When mortised costs are measured, issuing of financial liabilities is originated from received fees. This type of fees is integral in generating and involving a liability financially. If this liability is not in any way classified as fair value through loss and profit fees, together with related costs of transactions incurred, they are to be adjusted to affect the rate of interest of instrument and included in the financial liability of the caring amount initially.
Issues facing auditors – construction companies
Recognition of the Revenue
In the use of assumptions and estimates, revenue recognition of the group would apply to the method of percentage of completion during contracts construction accounting. The method of percentage of completion needs an estimate of the performed construction to the present date as a ratio of the whole construction that is to be performed. Total profit is also a significant uncertainty.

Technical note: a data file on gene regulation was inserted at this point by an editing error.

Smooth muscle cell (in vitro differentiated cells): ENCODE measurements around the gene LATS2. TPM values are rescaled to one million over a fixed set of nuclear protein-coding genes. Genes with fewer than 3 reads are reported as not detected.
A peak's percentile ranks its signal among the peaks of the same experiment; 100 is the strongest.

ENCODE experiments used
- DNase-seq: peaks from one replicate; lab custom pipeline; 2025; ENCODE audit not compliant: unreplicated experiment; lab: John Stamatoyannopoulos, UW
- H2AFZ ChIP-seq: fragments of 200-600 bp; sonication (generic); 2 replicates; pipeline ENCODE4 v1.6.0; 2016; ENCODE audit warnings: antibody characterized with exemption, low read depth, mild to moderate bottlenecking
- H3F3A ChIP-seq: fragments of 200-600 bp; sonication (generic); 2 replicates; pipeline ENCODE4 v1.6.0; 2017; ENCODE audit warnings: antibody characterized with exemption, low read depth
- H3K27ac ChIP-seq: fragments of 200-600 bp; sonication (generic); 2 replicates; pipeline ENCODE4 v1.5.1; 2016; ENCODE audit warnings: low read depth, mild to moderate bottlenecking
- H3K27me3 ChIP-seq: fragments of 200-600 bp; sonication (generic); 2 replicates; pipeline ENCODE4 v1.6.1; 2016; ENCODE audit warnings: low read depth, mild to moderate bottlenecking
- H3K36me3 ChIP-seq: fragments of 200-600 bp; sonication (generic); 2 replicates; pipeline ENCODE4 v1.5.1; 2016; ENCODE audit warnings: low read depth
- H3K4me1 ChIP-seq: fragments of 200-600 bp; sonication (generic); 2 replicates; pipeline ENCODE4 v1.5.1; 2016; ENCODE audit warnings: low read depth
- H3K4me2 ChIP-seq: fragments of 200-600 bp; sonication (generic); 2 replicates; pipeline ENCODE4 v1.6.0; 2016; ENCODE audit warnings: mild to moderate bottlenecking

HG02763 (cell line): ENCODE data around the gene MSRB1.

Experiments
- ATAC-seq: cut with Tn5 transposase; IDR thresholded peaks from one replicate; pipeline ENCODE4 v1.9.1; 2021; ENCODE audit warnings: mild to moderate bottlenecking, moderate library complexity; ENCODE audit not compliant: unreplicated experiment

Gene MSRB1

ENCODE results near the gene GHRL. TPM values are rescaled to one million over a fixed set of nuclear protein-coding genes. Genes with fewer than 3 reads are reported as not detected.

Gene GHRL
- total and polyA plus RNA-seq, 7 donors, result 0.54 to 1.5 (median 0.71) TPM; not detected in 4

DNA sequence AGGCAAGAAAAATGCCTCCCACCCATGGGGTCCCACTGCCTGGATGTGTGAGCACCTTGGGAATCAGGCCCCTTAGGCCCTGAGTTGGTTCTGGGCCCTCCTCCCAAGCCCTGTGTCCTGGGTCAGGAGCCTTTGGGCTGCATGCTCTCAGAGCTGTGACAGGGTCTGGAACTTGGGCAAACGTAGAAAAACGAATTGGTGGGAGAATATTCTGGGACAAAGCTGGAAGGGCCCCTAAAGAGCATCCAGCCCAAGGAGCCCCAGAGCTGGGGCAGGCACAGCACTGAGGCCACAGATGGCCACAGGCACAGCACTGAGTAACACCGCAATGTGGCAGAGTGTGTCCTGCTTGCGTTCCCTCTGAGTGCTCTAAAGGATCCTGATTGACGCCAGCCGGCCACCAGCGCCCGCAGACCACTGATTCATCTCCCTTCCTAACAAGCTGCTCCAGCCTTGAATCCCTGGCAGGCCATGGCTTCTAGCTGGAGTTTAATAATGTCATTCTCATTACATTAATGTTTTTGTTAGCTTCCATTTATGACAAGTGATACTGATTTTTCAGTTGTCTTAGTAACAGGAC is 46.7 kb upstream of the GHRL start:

Recognition of revenue occurs when services are delivered separately. When just a service is provided, recognition of revenue is just when the service is performed. If services are ongoing and they are to be connected or delivered, revenue will be allocated to specific services using a method that is appropriate and recognition will only be made when there is delivery of service. Revenue allocations to elements that are multiple are usually considered (Kendrick 25). Connection costs may sometimes be capitalised only to an extent that specific criteria is discussed.